I’m using a single dedicated server to host ourairports.com, megginson.com, and a couple of minor domains. OurAirports is a database-heavy application using (currently) a MySQL v.5 database hosted on the same server. I’ll offload the database to a separate server if traffic keeps increasing, but as long as I’m getting compliments from tech people for my fast response times (mainly thanks to MySQL’s built-in query caching), there’s no point paying for extra hardware.
My ISP set up the server for me last summer with a bare-bones Ubuntu distro, then I installed the extra packages I needed using aptitude over ssh. Since then, I’ve done many Ubuntu in-place upgrades, rolled out hundreds of changes and upgrades to the web apps and dozens to the database schema (some very significant), and upgraded WordPress n-teen times. Check this out:
$ uptime 13:08:31 up 175 days, 10:02, 1 user, load average: 0.23, 0.06, 0.02
That’s right — since my ISP first set up the server with a basic Ubuntu system, I’ve never had to restart it. In fact, if Apache and mod_php (PHP5) had ‘uptime’ commands, they’d show almost the same amount of time, since I restarted them only to make configuration changes in the first few days of setting up the server (unless apt stopped them to install a newer version during one of my upgrades). I’ve restarted MySQL more recently, but again, only to experiment with configuration changes (especially for fulltext).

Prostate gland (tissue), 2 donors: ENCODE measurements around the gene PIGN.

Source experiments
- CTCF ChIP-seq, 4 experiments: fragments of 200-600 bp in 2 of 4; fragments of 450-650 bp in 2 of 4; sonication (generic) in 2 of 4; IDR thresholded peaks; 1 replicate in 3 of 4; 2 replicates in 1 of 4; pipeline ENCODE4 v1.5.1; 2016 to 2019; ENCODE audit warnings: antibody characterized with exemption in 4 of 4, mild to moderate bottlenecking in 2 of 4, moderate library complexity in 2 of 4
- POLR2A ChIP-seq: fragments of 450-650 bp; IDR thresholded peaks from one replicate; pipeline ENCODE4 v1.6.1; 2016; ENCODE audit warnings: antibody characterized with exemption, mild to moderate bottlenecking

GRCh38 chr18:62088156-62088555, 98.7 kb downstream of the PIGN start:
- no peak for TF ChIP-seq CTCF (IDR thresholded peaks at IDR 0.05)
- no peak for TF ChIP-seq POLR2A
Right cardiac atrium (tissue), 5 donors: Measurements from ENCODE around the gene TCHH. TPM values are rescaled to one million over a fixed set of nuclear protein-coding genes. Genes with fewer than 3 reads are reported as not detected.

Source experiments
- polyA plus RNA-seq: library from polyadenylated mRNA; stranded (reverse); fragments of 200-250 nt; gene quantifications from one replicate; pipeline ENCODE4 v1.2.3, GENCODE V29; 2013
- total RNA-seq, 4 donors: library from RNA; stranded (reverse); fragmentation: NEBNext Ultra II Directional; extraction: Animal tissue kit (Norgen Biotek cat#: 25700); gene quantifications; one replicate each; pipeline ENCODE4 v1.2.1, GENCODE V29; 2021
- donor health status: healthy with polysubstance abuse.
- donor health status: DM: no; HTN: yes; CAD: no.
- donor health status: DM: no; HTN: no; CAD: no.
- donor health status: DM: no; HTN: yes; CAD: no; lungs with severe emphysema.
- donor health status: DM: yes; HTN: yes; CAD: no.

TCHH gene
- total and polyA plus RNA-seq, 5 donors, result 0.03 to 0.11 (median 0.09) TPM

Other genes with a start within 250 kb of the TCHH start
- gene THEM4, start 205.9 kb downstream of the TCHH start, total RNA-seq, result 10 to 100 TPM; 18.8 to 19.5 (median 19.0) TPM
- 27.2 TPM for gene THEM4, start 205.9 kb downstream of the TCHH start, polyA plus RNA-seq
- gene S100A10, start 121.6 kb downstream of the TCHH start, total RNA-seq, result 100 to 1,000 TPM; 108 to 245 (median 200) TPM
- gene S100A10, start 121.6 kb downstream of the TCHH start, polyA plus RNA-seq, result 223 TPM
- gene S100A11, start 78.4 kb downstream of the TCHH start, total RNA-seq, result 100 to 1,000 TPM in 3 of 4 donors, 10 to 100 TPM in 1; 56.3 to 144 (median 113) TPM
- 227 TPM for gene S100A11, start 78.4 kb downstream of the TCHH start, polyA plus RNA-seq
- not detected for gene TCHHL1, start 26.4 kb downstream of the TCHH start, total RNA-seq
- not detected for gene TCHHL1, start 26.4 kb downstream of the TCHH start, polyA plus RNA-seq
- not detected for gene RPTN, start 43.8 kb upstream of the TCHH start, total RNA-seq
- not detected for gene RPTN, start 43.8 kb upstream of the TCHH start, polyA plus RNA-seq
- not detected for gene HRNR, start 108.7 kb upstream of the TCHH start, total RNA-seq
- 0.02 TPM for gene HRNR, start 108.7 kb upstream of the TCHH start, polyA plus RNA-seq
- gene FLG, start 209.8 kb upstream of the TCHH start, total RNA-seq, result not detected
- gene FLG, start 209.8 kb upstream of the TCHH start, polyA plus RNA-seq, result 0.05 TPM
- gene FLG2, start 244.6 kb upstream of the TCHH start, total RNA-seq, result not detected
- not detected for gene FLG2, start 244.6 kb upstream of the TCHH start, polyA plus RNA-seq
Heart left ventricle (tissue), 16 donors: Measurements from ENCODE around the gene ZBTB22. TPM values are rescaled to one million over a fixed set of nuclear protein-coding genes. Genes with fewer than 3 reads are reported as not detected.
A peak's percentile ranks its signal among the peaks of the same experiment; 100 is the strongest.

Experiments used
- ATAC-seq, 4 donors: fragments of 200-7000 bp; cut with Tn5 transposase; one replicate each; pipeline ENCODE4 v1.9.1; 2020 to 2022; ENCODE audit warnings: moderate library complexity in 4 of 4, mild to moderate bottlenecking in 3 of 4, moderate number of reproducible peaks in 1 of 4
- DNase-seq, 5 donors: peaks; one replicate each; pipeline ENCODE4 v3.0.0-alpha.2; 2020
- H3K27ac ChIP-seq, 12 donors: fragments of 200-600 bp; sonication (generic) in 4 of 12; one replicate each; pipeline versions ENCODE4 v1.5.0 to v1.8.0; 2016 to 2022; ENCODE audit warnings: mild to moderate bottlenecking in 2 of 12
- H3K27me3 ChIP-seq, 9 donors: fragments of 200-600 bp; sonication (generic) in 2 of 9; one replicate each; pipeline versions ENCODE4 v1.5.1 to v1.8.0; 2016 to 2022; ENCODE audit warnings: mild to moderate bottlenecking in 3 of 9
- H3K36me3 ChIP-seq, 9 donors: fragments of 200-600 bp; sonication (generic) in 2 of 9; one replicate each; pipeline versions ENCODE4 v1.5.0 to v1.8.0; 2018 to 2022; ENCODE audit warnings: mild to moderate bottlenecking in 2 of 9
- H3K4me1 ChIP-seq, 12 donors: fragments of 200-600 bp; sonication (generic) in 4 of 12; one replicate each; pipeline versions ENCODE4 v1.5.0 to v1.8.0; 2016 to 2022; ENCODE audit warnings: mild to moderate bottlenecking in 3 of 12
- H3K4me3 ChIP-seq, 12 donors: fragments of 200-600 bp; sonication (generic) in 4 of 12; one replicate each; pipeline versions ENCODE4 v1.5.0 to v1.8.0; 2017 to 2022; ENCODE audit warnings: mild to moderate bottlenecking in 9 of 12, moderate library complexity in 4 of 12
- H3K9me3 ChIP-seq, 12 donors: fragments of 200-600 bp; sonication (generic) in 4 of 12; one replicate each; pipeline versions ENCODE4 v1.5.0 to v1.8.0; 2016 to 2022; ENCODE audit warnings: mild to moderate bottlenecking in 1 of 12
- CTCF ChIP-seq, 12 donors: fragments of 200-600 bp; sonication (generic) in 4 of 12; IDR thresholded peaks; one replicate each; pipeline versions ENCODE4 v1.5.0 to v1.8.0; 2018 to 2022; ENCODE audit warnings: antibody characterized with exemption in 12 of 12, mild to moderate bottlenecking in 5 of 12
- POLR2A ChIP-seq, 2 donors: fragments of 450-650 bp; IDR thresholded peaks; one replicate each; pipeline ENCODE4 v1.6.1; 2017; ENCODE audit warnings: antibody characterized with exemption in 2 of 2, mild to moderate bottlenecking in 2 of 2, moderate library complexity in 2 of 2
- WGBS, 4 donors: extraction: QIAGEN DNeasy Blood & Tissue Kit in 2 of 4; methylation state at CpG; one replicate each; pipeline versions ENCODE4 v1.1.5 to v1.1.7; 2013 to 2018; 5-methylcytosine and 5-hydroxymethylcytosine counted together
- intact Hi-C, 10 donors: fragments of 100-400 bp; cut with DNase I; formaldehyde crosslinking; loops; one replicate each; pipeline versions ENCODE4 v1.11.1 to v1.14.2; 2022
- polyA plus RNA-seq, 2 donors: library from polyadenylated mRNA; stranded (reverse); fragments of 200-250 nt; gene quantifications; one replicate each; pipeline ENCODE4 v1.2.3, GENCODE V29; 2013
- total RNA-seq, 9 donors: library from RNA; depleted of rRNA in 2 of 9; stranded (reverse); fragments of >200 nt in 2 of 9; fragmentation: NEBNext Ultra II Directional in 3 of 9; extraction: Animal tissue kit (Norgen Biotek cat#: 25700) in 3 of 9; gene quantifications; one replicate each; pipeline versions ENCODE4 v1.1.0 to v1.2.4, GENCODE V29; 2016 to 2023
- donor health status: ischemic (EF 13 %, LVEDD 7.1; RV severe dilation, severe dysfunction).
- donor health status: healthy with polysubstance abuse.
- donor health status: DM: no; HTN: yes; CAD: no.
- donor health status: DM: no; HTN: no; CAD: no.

-1 for being cool, +10 for having a life
Using reliable old technologies like Linux, Apache, MySQL, and PHP doesn’t win any cool points, but it certainly makes maintaining a web server and its applications easy. I can go on vacation, for example, without worrying about being able to get online to fix or restart my server every couple of days. I don’t have to stay up until 3:00 am on Sunday night so that I can take the server offline to roll out new software versions or bug fixes (aptitude installs any security fixes in place). I spend lots of time with my family. I go to my kids’ school concerts. I learned banjo and mandolin (why not, since I have the free time?).
It’s the developer, not the language
And yes, my PHP web app is easy to maintain and extend, because I designed it to be that way (I can often implement, test and roll out new features in a matter of minutes, even when they require database schema changes) — it’s the developer, not the programming language, that determines the quality and maintainability of an app. A lot of newbies use PHP, so there’s a lot of bad PHP out there, but the same can be said for any language, even Ruby.